Recent statistics that were presented by the cybersecurity researchers of Canada, under one of its cybercrime body – Cybersecure Policy Exchange (CPX) shows that 57% has been victimized by different online fraud. This contrasts with other researchers that were reported in 2017, wherein they gauge that only 36% has become a victim of cybercrimes and malicious activities. The survey was conducted recently in the mid of May 2020 with 2000 Canadian correspondents entitled Advancing a Cybersecure Canada: Introducing the Cybersecure Policy Exchange. The investigation is to gauge public knowledge and know their experience as a victim and asked their views and needs for their online security.
Cybersecure Policy Exchange (CPX) was created by the Canadian Government to battle the uprising statistics on cybercrime targeting Canada and, more importantly, its citizens. Their main task is to gather data regarding threats and cybercrime activity in which Canada or its people have been involved and to craft underlying policy, which includes awareness and implementation of rules based on the pieces of evidence recorded.
Pieces of evidence show that on the top of the list of committed cybercrimes is with the infection of ransomware.
This was supported by many business reports of ransomware attacks of prominent companies in Canada, which mainly are financial institutions. Next to the list is the use of Business Email Compromise and Website mimicry that delivers malware to the targeted victim. Once these malware has been installed on the system, it can gather sensitive information but mostly focusing subjects about bank and bitcoin access. Also, on the top list are data leaked of confidential information in which some are being used for other malicious activity, else, being auctioned to other malicious actors for its devious perusal. In the list still are virus infection, and few account hackings wherein damages range from data loss and scam activities.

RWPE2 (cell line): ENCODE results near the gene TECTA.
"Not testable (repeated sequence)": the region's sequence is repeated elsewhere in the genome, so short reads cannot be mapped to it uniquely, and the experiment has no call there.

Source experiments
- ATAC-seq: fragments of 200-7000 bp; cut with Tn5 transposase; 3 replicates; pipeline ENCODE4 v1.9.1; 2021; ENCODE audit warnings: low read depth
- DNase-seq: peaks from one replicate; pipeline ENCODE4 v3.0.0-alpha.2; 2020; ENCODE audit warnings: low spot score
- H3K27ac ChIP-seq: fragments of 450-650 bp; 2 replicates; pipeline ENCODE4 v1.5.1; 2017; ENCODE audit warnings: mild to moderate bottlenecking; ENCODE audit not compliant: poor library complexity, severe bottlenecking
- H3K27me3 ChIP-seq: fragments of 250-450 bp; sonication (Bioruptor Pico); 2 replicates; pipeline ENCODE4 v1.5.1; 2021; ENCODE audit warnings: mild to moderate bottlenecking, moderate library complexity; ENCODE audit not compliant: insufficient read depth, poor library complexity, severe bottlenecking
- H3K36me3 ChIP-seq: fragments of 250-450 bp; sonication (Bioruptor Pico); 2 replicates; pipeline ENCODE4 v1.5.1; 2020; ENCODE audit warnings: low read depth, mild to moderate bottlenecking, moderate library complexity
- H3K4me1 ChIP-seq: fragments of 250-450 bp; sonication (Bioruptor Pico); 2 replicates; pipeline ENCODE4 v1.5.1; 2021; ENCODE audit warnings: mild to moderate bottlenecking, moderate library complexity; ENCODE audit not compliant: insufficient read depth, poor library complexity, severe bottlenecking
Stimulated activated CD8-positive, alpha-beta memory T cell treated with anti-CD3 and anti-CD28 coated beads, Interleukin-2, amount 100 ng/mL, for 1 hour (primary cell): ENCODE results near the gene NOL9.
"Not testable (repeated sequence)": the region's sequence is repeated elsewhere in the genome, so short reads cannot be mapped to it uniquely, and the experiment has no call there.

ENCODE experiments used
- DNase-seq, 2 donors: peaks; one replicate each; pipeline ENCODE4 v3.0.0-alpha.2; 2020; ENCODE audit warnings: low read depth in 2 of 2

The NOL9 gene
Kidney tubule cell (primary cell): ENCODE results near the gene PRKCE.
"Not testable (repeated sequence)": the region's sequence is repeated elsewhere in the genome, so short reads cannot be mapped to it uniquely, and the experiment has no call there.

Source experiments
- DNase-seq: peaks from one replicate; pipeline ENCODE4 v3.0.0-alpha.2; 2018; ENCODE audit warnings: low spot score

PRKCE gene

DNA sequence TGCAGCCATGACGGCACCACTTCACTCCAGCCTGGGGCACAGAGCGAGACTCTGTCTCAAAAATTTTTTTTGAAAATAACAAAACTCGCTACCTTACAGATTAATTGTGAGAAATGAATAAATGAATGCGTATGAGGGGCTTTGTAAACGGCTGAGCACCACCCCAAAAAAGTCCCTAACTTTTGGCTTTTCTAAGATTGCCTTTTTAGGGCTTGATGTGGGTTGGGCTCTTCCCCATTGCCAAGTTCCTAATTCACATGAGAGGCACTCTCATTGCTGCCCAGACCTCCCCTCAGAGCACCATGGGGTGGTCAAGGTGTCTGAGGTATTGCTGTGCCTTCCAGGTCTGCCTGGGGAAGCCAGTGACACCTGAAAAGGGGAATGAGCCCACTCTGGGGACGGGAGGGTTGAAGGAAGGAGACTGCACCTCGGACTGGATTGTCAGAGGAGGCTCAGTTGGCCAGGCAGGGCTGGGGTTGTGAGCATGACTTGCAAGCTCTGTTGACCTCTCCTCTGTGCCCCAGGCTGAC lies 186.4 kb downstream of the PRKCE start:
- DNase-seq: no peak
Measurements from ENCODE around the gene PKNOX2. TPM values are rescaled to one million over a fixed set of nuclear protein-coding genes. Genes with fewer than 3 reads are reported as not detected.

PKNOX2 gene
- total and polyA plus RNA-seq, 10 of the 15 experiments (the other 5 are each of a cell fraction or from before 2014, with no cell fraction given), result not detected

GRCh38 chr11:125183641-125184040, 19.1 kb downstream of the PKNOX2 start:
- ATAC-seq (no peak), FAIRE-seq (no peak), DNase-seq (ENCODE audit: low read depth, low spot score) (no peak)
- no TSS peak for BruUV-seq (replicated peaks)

Currently, and with the effect of the pandemic situation, the Canadian citizen is calling out for a more standardized systematic policy in battling cybercrimes and malicious activities. Publicizing the report aims to showcase the sought susceptibility and risk of Canada and its citizen to the growing number of online threats. However, there is still a long debate and discussion before this can be resolved. Issues such as public knowledge and privacy are always on the plate of the debate. CPX and other consulted security experts are well aware of the urgency of this policy. However, CPX must weigh its recommendation and innovatively craft it to ensure that it will strengthen its cybersecurity protocol while protecting the privacy of every citizen, including uniform access to all citizens.